The grieving process is a strange son of a bitch and I am often caught off guard by it. Especially since my husband, with whom I assume I am going through this process for, is you know, ALIVE. Often times I catch myself completely off guard as I go through whatever the hell the process is, because it’s not something I’ve ever seen happen to anyone before and also, the dude is alive.
But grieving is the name they have for this process and I’ll admit we’re all just be bopping down that trail whether we want to or not. For what seems like an eternity, I have been operating in the stage of acceptance. I just fast forwarded right past that bargaining stage, staying to linger on the anger part while taking the isolation a bit to the extreme. I did all the stages! That means I’m done, right? RIGHT?
Meanwhile, we’re talking about fears, consoling each other with how much this sucks. Crying per usual. There’s something annoying gnawing on my leg. What is that?
Where the fuck did that go and how do we get that back?
I am well aware everyone else feels the same way. After all, we tell them again and again that there is no hope. This is only because we ourselves have been told the same thing. In fact, the version everyone else is getting is actually full of more hope than the version we are experiencing.
Here we are, arriving to some doctor appointment with a cup full of juice. It’s overflowing and we’re walking in on our tip toes every so carefully trying to avoid the inevitable upset.
The doctor calls with the biology results. We trip. A little spills out of the cup.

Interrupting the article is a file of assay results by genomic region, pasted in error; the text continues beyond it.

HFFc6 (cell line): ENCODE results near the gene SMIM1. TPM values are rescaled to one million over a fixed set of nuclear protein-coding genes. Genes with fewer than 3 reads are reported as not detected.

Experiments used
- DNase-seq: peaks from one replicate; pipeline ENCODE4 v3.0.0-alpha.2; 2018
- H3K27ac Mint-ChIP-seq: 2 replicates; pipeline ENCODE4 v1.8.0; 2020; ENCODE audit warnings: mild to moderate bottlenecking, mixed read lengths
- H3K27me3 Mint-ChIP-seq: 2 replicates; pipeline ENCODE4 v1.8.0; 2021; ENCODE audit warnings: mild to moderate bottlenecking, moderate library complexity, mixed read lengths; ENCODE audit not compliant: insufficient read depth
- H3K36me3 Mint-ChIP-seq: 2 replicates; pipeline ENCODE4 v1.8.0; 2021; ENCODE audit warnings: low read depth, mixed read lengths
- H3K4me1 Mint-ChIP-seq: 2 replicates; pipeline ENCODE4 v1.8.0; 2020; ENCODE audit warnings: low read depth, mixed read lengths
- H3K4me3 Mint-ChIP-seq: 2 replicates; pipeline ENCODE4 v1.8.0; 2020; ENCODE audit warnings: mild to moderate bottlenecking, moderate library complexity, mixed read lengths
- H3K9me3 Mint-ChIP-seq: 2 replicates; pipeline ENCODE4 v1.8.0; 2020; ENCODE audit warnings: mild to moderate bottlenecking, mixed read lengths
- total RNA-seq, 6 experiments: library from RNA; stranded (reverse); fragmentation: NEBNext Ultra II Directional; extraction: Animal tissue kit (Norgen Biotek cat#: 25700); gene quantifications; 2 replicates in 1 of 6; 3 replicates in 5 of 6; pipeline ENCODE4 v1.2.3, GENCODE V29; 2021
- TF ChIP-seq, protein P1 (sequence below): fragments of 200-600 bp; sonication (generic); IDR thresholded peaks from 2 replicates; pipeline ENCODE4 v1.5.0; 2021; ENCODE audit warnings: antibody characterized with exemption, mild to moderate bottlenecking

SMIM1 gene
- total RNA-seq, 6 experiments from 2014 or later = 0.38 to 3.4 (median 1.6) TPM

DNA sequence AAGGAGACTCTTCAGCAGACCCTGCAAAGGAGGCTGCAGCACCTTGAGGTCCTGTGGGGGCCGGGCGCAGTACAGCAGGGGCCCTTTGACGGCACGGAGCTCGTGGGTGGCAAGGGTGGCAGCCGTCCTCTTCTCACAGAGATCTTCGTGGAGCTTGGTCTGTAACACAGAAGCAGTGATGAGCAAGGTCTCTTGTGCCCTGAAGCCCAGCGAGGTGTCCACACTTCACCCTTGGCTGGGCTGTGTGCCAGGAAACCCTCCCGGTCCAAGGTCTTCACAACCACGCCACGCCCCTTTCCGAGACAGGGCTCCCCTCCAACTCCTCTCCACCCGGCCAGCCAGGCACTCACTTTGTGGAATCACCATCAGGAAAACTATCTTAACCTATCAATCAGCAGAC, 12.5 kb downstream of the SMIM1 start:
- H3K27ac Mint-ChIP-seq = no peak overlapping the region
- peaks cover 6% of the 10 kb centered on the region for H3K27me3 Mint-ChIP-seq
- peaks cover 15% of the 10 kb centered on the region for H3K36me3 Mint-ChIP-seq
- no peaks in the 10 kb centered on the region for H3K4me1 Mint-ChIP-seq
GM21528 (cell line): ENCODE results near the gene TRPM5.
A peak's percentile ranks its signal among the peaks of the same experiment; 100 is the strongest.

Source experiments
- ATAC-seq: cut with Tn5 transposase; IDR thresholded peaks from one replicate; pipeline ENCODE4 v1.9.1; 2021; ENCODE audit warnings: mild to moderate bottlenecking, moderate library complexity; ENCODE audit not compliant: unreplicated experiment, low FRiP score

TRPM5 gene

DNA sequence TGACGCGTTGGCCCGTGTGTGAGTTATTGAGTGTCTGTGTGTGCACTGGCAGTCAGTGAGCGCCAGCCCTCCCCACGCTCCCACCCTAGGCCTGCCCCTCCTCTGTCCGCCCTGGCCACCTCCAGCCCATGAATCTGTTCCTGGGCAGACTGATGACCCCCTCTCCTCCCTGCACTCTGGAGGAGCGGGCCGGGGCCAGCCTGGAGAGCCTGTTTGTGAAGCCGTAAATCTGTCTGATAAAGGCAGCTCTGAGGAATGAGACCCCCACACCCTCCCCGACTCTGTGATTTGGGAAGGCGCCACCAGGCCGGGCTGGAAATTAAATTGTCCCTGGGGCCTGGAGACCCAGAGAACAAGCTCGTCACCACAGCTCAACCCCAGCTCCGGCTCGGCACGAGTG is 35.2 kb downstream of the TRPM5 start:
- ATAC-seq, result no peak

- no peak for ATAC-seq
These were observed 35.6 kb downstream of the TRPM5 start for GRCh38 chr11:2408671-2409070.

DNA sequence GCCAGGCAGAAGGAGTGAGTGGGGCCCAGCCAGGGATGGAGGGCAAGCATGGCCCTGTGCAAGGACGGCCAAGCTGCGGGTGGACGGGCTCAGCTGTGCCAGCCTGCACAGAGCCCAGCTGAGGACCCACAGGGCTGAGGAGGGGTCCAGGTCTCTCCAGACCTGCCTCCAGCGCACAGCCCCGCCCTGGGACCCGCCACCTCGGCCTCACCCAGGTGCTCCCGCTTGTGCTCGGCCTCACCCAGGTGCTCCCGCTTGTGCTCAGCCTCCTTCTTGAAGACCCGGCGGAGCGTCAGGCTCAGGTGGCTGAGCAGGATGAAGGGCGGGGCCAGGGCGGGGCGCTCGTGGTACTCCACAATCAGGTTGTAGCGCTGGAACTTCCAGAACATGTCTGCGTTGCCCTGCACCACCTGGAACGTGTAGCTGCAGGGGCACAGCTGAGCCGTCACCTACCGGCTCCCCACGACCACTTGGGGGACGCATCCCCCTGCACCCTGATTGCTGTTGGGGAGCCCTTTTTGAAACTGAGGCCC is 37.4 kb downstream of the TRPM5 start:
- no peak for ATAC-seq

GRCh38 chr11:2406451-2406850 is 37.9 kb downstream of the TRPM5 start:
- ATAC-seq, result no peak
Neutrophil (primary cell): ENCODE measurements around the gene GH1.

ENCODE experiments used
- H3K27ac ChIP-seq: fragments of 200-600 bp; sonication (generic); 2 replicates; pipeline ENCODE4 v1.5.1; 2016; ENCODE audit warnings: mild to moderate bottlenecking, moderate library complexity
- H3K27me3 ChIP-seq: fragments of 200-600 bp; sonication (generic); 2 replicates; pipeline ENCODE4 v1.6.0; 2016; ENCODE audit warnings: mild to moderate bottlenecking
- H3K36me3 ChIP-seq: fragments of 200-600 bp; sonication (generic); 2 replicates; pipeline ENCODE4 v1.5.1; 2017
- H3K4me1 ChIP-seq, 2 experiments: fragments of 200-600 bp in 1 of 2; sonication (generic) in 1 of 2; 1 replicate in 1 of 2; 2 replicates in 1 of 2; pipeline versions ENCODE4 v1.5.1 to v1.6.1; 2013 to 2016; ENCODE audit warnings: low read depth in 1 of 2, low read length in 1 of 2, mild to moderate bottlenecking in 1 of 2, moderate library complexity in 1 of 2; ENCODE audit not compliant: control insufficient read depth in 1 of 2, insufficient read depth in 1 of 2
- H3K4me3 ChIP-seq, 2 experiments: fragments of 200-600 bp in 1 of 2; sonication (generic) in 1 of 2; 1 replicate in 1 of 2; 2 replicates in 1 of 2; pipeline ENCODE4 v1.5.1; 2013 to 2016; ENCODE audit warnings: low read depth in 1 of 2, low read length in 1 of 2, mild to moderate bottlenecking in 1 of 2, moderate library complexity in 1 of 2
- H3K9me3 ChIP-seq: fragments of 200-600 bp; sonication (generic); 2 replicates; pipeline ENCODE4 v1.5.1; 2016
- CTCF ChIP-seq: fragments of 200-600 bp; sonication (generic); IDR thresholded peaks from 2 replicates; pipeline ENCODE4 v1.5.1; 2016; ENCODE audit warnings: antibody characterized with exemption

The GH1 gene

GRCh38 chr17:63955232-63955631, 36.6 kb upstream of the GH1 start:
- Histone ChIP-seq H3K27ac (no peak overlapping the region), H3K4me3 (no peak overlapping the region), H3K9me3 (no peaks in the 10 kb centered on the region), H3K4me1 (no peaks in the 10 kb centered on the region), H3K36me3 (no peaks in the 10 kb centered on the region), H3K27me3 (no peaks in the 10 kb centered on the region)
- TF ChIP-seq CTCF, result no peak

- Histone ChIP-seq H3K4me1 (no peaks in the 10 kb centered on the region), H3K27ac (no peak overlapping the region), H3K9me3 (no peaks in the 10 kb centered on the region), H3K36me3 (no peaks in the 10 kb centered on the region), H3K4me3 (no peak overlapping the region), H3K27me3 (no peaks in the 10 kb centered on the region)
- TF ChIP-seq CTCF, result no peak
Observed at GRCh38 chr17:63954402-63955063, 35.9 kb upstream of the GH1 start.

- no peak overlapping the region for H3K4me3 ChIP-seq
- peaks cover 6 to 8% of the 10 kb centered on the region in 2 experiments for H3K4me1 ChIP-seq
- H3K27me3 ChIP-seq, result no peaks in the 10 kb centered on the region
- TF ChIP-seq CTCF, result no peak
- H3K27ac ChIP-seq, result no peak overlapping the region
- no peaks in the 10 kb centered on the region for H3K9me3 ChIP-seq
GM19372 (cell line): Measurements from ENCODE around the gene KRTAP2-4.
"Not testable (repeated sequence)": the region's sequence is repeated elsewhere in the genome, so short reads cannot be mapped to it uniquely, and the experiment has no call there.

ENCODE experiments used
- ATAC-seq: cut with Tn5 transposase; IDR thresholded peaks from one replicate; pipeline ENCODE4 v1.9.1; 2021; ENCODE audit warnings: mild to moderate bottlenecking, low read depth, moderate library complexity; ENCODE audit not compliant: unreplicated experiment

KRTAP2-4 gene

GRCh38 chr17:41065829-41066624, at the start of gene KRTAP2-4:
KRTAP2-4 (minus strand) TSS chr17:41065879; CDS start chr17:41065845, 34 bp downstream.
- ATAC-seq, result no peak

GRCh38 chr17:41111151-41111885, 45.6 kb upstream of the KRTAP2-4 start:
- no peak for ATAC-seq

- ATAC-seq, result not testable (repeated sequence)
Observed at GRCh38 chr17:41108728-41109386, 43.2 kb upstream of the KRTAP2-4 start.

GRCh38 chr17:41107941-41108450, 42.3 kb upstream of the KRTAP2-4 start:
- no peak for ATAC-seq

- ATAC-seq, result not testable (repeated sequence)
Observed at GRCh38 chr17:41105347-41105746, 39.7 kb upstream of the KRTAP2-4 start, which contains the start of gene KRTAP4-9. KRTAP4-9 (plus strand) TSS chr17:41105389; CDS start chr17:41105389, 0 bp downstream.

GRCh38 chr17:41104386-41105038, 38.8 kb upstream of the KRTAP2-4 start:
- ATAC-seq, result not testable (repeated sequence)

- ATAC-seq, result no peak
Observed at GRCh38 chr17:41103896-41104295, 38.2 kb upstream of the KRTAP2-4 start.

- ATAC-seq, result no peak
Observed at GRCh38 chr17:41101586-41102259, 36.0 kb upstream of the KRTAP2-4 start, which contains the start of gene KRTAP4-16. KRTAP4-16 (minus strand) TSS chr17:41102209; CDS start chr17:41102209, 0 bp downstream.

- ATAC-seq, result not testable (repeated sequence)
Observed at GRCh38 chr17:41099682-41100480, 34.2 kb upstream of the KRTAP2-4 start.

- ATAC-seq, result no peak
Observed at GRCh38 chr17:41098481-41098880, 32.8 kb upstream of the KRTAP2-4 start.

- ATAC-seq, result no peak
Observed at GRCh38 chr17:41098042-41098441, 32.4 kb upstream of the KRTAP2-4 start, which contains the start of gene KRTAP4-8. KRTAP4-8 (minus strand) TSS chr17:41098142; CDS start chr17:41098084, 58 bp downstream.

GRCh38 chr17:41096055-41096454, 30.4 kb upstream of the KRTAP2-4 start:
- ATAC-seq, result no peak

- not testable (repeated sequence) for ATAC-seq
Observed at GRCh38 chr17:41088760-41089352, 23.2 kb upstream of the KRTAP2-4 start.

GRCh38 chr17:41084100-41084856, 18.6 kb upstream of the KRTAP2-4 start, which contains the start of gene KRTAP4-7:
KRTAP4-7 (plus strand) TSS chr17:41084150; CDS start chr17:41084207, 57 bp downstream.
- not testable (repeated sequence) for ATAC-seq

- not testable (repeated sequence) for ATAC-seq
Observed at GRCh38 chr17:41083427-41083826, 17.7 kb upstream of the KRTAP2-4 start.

I sit in the consult room as the surgeon who just performed a lymph node dissection explains that it was especially bad. More spills from the cup.
Jake starts immunotherapy. The juice stays level.
His PET scan reveals the cancer has spread. Another trip. And a large portion of what’s left disappears.
We meet with palliative care and someone just walks up and slaps that cup of juice straight out from our hand with the juice spilling everywhere.
Now we’re just cleaning that mess up, staring at that big ol’ empty cup wondering how we will ever get anymore.
Every appointment depletes whatever faith and hope we’ve ever had. There are the big bench markers that are obvious, like the scans, the big news appointments that we share with everyone. But underneath those are the hundreds of mundane appointments that, to the outside eye, seem pretty uneventful. The truth is, every single appointment, no matter how usual it is, provides some reason to let that hope slip further and further away. Sitting in a stuffy exam room as the doctor mutters, “it shouldn’t be that way” or “that doesn’t make sense, it shouldn’t hurt there” rarely leaves anyone full of hope. I can’t remember the last appointment we’ve ever had that involved anything remotely optimistic. Not sense the time I met Jake’s cardiologist, a year ago, when I got to tearfully thank her as she told me his operation was a success and he should be able to live like a 31-year-old.
It’s exhausting to exercise hope when it’s constantly being knocked from your hand. And at some point the truth is sitting in front of you and that little glimmering light of hope seems like it’s at the top of Mt. Everest. And truth be told, I’ve never understood why anyone would try and climb that mountain.